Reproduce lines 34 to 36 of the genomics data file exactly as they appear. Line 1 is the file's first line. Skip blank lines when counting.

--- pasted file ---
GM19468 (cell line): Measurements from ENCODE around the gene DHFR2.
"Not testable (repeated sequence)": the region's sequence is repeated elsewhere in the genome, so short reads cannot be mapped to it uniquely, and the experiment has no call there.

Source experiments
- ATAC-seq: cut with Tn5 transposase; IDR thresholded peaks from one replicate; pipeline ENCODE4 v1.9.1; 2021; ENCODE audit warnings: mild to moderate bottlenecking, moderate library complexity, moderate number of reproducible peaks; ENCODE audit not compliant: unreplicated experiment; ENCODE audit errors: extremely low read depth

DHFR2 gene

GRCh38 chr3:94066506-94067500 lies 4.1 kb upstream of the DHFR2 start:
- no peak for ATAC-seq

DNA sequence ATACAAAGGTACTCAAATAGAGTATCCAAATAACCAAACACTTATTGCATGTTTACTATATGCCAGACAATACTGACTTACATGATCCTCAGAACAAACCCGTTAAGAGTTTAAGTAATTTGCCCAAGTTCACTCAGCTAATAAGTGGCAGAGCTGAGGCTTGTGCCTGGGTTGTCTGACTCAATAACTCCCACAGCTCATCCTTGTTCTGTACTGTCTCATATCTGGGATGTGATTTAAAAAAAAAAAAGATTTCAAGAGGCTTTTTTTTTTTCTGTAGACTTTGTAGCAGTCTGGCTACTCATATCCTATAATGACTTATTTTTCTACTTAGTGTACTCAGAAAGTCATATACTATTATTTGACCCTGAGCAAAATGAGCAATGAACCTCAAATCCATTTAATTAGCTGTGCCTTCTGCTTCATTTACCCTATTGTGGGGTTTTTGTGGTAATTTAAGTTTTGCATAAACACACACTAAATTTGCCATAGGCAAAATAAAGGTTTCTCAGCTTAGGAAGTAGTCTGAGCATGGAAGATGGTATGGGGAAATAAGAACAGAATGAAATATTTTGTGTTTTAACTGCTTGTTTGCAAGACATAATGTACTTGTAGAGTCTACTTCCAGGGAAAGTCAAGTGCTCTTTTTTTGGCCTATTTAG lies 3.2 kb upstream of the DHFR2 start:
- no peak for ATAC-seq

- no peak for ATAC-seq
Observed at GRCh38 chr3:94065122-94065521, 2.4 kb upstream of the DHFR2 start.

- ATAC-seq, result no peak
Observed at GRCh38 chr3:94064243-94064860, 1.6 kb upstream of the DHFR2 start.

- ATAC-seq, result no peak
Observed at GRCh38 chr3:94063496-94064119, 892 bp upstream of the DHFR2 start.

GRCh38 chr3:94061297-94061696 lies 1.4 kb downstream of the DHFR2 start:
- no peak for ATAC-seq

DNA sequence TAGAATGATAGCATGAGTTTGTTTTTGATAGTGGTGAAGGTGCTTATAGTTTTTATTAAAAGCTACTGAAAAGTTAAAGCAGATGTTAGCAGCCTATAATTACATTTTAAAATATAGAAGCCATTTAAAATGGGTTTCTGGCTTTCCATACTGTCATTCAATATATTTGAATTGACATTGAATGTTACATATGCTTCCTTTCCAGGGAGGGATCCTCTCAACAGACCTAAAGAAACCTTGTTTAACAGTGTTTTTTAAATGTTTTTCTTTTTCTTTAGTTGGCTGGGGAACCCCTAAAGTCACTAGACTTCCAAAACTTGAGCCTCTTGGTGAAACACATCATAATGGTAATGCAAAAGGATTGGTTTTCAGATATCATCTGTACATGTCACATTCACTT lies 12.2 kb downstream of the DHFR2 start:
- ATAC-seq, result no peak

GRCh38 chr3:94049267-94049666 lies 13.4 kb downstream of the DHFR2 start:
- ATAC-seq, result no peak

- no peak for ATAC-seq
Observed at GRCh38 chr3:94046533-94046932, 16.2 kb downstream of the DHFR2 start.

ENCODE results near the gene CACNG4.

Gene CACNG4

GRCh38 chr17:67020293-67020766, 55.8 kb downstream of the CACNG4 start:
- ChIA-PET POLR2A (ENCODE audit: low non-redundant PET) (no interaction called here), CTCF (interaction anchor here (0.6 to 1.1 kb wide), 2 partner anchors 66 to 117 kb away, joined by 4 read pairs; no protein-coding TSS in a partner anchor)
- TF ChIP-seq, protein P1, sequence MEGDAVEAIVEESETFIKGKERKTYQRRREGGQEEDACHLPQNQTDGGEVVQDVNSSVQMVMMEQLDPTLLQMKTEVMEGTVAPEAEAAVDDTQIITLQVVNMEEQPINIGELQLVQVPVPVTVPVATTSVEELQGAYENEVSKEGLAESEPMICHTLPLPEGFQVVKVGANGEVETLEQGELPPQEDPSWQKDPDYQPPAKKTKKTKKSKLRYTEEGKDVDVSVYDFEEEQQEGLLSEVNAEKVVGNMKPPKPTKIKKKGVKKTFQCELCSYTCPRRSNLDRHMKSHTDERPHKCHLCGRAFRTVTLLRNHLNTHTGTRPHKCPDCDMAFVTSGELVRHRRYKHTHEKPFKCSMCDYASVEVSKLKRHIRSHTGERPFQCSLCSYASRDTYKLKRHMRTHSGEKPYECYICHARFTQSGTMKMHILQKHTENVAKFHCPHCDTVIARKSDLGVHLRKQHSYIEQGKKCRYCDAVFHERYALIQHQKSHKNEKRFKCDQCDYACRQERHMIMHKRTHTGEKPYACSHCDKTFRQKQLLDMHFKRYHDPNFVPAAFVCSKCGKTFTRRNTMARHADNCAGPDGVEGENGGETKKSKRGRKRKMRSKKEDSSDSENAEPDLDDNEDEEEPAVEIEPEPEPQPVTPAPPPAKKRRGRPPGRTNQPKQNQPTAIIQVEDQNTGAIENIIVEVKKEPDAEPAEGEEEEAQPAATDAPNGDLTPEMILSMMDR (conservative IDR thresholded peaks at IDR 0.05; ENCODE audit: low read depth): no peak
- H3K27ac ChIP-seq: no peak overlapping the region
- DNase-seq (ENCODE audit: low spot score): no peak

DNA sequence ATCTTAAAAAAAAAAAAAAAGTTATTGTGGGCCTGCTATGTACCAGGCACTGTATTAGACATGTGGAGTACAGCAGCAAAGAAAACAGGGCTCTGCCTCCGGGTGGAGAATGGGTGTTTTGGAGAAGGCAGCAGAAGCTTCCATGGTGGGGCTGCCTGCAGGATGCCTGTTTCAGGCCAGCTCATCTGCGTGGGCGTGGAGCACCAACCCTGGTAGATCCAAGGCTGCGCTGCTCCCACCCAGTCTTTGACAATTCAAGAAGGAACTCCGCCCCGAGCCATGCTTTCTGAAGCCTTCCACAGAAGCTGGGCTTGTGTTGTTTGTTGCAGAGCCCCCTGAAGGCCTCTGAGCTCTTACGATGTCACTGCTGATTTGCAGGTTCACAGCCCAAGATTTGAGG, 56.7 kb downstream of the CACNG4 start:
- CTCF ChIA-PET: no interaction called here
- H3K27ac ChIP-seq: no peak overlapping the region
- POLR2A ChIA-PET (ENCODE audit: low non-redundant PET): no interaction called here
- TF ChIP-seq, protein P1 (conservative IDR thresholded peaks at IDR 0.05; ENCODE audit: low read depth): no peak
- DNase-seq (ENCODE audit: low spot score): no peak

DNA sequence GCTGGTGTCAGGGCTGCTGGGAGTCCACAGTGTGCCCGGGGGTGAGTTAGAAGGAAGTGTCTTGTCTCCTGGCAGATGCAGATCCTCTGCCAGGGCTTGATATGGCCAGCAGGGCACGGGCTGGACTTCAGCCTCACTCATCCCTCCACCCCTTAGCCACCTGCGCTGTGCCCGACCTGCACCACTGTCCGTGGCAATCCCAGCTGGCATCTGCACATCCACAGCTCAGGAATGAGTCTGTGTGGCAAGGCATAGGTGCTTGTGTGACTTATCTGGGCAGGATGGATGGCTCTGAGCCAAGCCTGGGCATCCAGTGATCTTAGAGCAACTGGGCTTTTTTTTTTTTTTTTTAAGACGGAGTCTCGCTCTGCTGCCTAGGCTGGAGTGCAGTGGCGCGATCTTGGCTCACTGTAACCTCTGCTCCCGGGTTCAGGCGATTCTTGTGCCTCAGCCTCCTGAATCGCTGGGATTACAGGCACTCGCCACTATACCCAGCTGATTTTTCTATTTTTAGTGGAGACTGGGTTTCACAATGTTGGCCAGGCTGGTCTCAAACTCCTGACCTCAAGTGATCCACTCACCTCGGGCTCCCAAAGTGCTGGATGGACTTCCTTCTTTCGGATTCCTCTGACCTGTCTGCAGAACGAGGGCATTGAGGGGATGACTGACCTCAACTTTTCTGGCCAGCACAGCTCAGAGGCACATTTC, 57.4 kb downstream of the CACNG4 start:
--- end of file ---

- POLR2A ChIA-PET (ENCODE audit: low non-redundant PET): no interaction called here
- TF ChIP-seq, protein P1 (conservative IDR thresholded peaks at IDR 0.05; ENCODE audit: low read depth): no peak
- DNase-seq (ENCODE audit: low spot score): no peak